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but phages were used to pioneer cancer biology, molecular biology, genetic engineering and this crisper technology. there have been attempts to use phage as vehicles to deliver cancer therapies and also vaccines. and the research is underway. there is also another parallel effort to use some viruses, phage or other kinds of viruses as biotherapy. and with glioblastoma. it is precision medicine, is kind of bringing together several fields together at the same time. any other questions? yes? >> this is a pragmatic question. what travel insurance do you recommend? [laughter] >> we get our travel insurance the university of california. it is the same one i think is called united healthcare.
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i did call them and tell them we had a good news story for them. i don't think they really got onto it yet but i think we should send them a copy of the book. [laughter] maybe we should do commercials! [laughter] great! >> a question in the back. >> yes come in the middle. that is my colleague from twitter. hi! yes, nice to see you. >> is your microphone? >> yes, it is over your head. >> first of all, i would like to thank you for sharing your story. incredible! i really enjoyed reading your book, every page. it is a story of science, medicine and love and a really incredible story. as we know, overuse of antibiotics and misuse of end products is increasingly a problem. particularly in developing countries like egypt, india or
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china. >> yeah. question book is now being translated into chinese. in a difference to chinese, any of the language your book has been translated? i wish more people, i hope more readers can enjoy and learn from your book. >> thank you very much. in fact, you raise a very important issue we have not talked about tonight. which is the global superbug crisis. one of the reasons we decided to write this is if i am in the start situation with the antimicrobial resistance problem, then most people in the road probably are too. it is overuse of an apprentice, not to mention people in hospitals but in livestock. that's the biggest problem. 70 percent of antibiotics used in the u.s. and most developed countries are used to you know, promote growth and in chicken and cows and pigs.
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it is not actually to treat the disease or even prevent the disease. it is to use antivirus as growth promoters. there been attempts to clampdown on this. europe has done i mean western europe has done a great job and the uk are leaders in this. but several countries, the u.s. one of them, china, india and south america countries. when tom fell sick, the gene that confers resistance to colston, that is the last resort and basket was reported and pigs in china. it was reported in the top medical journal in the world. i know that you know because you are a scientist. but by the time that one antimicrobial resistance gene was reported, it was in 30 other countries. i mean so here we are, we suffer from a problem of un-detection, on diagnosis and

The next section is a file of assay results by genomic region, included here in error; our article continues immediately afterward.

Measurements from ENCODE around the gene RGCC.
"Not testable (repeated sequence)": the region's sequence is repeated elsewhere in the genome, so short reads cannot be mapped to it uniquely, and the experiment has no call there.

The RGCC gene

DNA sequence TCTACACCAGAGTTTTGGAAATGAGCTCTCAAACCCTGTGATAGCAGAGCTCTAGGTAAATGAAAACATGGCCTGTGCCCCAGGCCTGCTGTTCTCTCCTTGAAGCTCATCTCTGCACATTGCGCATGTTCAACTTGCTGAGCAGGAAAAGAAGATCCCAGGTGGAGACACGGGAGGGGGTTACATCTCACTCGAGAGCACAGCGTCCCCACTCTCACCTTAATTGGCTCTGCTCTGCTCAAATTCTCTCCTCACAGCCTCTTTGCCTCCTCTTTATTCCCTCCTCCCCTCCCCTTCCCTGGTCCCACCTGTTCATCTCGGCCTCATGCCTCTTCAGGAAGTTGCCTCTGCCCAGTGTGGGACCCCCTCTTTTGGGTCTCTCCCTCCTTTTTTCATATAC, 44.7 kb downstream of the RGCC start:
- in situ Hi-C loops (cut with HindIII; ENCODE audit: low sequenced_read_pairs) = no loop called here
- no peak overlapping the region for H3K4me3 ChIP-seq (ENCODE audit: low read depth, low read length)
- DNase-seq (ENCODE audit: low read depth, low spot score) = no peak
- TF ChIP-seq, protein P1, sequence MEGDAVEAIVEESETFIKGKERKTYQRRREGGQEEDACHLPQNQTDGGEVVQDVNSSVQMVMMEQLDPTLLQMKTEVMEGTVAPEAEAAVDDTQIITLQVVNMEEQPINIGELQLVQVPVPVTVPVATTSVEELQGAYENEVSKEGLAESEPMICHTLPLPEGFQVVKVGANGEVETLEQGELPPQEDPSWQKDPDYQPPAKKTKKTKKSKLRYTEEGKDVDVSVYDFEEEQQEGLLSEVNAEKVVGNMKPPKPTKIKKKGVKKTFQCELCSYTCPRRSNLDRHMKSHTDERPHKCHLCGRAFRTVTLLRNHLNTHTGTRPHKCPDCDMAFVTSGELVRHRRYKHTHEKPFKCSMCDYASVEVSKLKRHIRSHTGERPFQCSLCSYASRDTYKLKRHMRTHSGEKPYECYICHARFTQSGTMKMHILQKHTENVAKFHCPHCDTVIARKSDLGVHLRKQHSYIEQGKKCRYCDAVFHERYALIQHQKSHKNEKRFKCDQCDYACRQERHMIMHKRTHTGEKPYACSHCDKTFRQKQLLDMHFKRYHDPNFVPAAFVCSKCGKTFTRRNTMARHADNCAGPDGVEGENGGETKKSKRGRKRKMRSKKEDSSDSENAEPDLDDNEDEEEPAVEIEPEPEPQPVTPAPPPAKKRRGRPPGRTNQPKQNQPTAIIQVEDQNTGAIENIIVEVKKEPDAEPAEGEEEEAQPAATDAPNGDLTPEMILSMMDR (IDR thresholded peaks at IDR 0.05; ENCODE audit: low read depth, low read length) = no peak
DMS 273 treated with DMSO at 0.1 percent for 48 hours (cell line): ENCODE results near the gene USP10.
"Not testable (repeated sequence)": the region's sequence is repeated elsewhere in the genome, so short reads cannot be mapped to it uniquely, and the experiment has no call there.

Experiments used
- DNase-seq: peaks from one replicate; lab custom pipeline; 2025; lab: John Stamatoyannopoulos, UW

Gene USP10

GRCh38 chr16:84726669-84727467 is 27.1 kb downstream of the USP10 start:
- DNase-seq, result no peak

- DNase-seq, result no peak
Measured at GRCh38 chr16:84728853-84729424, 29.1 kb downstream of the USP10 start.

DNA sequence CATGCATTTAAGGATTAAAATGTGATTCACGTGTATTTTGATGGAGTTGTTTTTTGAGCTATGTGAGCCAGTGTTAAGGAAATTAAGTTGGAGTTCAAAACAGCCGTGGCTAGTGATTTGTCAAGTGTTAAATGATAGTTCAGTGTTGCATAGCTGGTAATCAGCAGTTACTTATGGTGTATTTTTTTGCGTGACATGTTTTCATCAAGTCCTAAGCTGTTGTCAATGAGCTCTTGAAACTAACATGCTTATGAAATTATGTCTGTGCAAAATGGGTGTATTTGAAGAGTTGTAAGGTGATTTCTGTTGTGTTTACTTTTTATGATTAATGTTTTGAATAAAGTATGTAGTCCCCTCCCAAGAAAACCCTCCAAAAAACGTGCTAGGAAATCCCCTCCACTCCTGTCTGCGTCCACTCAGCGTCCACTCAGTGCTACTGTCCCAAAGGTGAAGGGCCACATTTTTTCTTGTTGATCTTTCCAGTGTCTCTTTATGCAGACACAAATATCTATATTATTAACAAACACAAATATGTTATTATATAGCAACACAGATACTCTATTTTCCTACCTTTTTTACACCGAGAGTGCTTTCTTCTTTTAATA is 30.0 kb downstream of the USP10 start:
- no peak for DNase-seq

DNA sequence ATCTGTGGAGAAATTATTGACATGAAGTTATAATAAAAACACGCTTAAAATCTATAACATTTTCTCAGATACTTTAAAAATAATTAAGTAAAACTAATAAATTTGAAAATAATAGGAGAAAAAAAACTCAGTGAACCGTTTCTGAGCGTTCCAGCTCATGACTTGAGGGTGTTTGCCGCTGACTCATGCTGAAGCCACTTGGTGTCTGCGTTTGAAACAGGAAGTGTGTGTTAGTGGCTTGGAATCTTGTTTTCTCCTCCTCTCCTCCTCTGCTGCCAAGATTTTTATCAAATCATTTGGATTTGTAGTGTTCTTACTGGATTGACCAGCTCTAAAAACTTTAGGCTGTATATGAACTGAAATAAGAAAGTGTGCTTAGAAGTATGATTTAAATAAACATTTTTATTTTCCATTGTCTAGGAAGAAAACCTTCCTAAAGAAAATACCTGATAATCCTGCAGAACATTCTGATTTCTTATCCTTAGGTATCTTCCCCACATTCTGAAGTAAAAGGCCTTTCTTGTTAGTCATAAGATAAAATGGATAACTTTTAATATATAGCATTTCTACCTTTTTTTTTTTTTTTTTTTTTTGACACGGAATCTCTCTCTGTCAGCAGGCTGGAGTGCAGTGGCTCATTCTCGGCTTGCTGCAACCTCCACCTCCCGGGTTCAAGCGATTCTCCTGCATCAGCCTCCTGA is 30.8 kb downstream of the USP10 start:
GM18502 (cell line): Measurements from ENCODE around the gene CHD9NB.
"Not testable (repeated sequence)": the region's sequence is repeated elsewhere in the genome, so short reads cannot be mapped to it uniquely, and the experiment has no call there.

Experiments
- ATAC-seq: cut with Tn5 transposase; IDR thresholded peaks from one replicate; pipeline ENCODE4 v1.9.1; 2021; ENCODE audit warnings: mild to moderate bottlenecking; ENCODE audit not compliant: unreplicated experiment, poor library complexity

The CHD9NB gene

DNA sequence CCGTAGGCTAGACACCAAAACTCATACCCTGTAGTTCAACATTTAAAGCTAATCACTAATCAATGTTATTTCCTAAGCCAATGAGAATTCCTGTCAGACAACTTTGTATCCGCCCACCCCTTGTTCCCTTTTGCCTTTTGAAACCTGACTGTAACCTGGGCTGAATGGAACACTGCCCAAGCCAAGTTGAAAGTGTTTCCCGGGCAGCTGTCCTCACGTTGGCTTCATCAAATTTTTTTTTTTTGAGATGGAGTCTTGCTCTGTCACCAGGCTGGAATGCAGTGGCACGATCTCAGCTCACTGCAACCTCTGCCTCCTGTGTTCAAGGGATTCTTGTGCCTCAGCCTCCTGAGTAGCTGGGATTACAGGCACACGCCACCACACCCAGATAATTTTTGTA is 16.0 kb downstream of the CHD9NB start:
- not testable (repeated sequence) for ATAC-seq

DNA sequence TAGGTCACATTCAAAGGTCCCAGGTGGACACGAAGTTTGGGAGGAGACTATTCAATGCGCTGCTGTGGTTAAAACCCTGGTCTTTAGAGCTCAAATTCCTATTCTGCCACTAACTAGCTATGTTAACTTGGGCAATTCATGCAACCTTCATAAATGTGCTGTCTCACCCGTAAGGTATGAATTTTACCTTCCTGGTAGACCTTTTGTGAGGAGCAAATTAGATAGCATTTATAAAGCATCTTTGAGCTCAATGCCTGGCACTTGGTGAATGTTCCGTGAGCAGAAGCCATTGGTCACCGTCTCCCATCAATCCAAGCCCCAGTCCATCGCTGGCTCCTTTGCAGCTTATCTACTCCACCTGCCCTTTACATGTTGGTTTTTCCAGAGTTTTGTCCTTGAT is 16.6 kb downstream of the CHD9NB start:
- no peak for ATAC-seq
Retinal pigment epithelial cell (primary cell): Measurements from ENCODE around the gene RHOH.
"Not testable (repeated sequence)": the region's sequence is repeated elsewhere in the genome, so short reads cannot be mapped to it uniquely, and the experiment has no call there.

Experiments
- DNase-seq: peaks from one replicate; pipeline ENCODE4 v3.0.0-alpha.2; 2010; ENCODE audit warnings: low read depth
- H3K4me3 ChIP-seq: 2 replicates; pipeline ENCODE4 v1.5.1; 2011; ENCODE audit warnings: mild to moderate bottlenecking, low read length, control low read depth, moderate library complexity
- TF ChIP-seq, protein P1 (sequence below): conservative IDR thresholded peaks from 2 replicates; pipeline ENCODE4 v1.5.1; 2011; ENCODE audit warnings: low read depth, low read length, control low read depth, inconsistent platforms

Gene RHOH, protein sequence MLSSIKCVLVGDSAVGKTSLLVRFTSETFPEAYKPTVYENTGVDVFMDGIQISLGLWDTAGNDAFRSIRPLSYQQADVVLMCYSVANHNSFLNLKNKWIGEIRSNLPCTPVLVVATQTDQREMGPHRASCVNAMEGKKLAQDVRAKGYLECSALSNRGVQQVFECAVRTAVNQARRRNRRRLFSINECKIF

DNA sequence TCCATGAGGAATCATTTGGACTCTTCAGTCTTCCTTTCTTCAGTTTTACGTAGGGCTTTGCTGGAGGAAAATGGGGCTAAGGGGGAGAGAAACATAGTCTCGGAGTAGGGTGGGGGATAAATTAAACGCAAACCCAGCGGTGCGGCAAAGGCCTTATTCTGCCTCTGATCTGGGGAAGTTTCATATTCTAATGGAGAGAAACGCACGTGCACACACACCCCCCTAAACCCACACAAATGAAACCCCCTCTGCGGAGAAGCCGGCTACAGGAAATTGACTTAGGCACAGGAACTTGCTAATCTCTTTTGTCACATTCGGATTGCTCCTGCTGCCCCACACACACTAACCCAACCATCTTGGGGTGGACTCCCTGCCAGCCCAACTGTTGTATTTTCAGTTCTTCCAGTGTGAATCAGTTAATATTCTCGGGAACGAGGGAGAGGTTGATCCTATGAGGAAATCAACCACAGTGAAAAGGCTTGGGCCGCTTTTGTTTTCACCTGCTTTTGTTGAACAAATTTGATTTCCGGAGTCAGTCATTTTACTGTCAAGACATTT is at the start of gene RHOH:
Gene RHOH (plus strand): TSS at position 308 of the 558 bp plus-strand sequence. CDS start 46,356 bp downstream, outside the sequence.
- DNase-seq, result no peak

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that being untreatable. three different problems are facing us now that by 2050, one person every three seconds will die from a superbug infection unless a drastic turnaround is taken. i hate to leave you with dire news but we all need to take efforts to you know, if you're going to eat meat, eat antibiotic free meat. and to put pressure on the legislators to stop using antibiotics. right now there's an effort to try to stop using antibiotics and citrus because the federal government is allowing this to happen. there is no need for it. so anyway, that is the spiel. but hopefully, if you read the book, you will enjoy it. but you will learn a few things along the way. [applause] thank you very much. [applause]
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>> so if everyone will hold their phages right now. we let them get unmiked. and if you make a nice i'll hear. thank you for coming out tonight.
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we take you to the san antonio book festival sunday at 9:00 eastern, american enterprise institute president arthur brooks on his book love your enemies. on american history tv on c-span2, at 10:00 eastern on real america the 1942 us agriculture department film democracy at work in puerto rico profiling the island history and challenges. and and watch this weekend on the c-span networks. >> tom wheeler, what do martin luther and mark zuckerberg have in common? >> they both figured out how